Edward J. Smith
Abolition of the “four unities” rule will be a priority of REBA’s Legislation Section this term. Conveyancers and estate planners have long felt that the rule is unwieldy and too often frustrates the reasonable objectives of clients. Based upon feudal common law for real property, in a joint tenancythe “four unities” are unity of time, unity of title, unity of interest, and unity of possession. The unity of time principle requires that each joint tenant receive his/her interest at the same time, i.e., upon delivery of the deed to the property. Unity of title exists because each joint tenant receives his/her title from the same grantor, and unity of interest means that each joint tenant owns an undivided interest in the property. Unity of possession exists because each joint tenant has the right of possession of every part of the whole property. These rules, still largely in effect in Massachusetts, cause drafting problems in deeds, indeed frequently in the absence of competent legal advice. Adherence to the technical distinctions required by the “four unities” often results in frustrating the central goal of a joint tenancy – which is to transfer title by survivorship, i.e. without the need to probate the estate of the deceased co-tenant.
The proposed bill addresses these and other issues as they have arisen under both the common law and existing statutes (M.G.L. c.184, §§ 7, 8). Principal drafters of the legislation were Joel Stein, Gene Gurvits and Bob Moriarty. The bill would place the plain intention of homeowners and others ahead of legalistic formulas and eliminate the expense and delay of probate proceedings.
A few examples of issues that the legislation would address are as follows:
A. A mother wants to help her son buy his first house. She gives him the 20% down payment, he agrees to pay the mortgage on the rest, and they take title as joint tenants with the mother holding 20% interest in the property, and the son 80% interest. Under the existing law, the title is held by them as tenants in common, and her death results in probate of her estate.
B. A father has title to the property. He is conveying it to his daughter and her husband, but he wants to retain a portion of the ownership until he dies. The deed from him gives the property to himself, holding as joint tenants with the daughter and the son in law, as tenants by the entirety. Under the current law, this arrangement results in the father holding his interest as tenant in common, and not in joint tenancy. His death will necessitate the probate of his estate, with his interest possibly passing to his other children - a result that he did not contemplate.
C. A single-sex couple takes title prior to single-sex marriage being legalized in Massachusetts. Subsequent to the legalization, the couple conveys the property to themselves as tenants by the entirety. This conveyance is not valid under existing law, leaving the couple not eligible for the benefits of holding title as tenants by the entirety.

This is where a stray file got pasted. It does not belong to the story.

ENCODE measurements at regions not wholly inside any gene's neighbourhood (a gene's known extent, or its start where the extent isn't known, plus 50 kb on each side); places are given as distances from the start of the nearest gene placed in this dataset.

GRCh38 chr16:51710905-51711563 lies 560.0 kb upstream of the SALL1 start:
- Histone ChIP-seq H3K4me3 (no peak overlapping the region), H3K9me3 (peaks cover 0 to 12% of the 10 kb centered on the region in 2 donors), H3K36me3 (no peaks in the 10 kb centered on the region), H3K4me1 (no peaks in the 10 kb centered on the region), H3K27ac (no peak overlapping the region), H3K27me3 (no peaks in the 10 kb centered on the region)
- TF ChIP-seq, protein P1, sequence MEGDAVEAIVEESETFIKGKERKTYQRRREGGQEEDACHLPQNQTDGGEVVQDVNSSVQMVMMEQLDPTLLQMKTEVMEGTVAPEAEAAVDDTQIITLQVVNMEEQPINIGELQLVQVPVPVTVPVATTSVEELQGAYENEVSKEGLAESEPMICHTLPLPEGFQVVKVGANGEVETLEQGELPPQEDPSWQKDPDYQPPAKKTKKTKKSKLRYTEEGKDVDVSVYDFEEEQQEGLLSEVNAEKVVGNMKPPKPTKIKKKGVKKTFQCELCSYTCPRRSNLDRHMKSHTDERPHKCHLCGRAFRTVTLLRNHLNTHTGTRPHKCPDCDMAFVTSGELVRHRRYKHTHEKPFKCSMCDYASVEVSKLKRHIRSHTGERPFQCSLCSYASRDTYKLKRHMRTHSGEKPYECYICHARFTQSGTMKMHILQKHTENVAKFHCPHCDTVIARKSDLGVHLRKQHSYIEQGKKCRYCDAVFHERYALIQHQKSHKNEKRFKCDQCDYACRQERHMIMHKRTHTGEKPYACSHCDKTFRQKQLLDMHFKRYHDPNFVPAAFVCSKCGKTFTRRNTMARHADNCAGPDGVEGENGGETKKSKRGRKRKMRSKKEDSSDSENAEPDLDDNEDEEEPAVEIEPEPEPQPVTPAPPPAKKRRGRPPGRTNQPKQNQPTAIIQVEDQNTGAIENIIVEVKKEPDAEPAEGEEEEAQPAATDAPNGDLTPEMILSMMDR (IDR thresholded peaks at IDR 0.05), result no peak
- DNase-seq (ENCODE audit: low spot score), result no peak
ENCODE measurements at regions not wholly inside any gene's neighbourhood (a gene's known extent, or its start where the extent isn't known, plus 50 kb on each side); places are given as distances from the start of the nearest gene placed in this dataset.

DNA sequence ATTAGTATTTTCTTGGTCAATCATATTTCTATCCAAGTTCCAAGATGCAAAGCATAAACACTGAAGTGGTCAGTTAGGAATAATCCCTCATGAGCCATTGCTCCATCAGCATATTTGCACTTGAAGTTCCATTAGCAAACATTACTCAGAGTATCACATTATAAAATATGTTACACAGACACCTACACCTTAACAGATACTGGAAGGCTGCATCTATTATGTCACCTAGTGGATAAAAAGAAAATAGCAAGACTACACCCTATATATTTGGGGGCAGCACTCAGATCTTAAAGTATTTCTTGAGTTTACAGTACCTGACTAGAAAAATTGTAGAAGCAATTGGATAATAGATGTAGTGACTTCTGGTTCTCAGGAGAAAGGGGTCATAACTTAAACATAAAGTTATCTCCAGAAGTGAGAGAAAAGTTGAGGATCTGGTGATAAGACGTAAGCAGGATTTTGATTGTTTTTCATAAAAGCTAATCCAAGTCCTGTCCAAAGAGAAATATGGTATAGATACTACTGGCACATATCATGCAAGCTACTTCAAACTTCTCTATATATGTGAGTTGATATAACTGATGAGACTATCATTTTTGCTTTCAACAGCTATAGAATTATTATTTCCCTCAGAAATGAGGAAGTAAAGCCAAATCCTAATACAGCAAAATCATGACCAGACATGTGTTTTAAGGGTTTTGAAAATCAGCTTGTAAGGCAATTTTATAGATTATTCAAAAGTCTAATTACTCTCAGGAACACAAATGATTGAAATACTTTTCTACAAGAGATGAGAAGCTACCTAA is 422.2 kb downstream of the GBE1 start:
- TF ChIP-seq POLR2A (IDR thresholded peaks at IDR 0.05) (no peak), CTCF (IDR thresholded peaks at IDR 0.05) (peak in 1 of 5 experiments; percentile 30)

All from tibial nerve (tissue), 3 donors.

Variations of these cases happen often, and the result is further legal expenses for homeowners and increased caseload for probate courts, in addition to legal results not intended by grantors and testators.
What the Legislation Will Do
The bill will simplify the drafting of real property instruments, including devises in a will, that create joint tenancies, tenancies in common and tenancies by the entirety. It would abrogate the ancient common law “four unities” rule to:
- Allow for joint tenants to have unequal percentage interests in real property, just as has been the case for tenants in common
- Allow for the transfer or devise by property owners to themselves and others, in any form of tenancy, notwithstanding the “four unities” rule – and without the need for a straw
- Create a new device where co-tenants could simply record a declaration of tenancy to transform their tenancy into a different form as stated in the declaration - again without the need for a straw
- Provide that a conveyance or devise to two or more natural persons as tenants in common, joint tenants or tenants by the entirety, or by a declaration of such a tenancy as provided in amended section 8, shall create the tenancy stated in the instrument or devise
- Allow for grantees to hold title in “combinations” of tenancies; e.g. husband and wife to hold title as tenants by the entirety together with another party as a joint tenant or tenant in common
- Establish that joint tenants and tenants in common who hold title by virtue of a deed, devise or declaration shall hold an equal percentage interest in the title, unless a contrary intent manifestly appears in the instrument of transfer, devise, or declaration
The legislation is sponsored by State Senator Cynthia S. Creem (D-Newton) and State Representative Paul F. Tucker (D-Salem). Entitled an Act to clarify the rights of joint owners of real property and abolish certain inconsistent or archaic rules, the bill will likely be before the Joint Committee on the Judiciary, where it will receive a public hearing. No bill number has been assigned as of the date of this writing. REBA members should contact the REBA office for updates.
Ed Smith has served as legislative counsel to the Association since 1987. He can be contacted by email at email@example.com.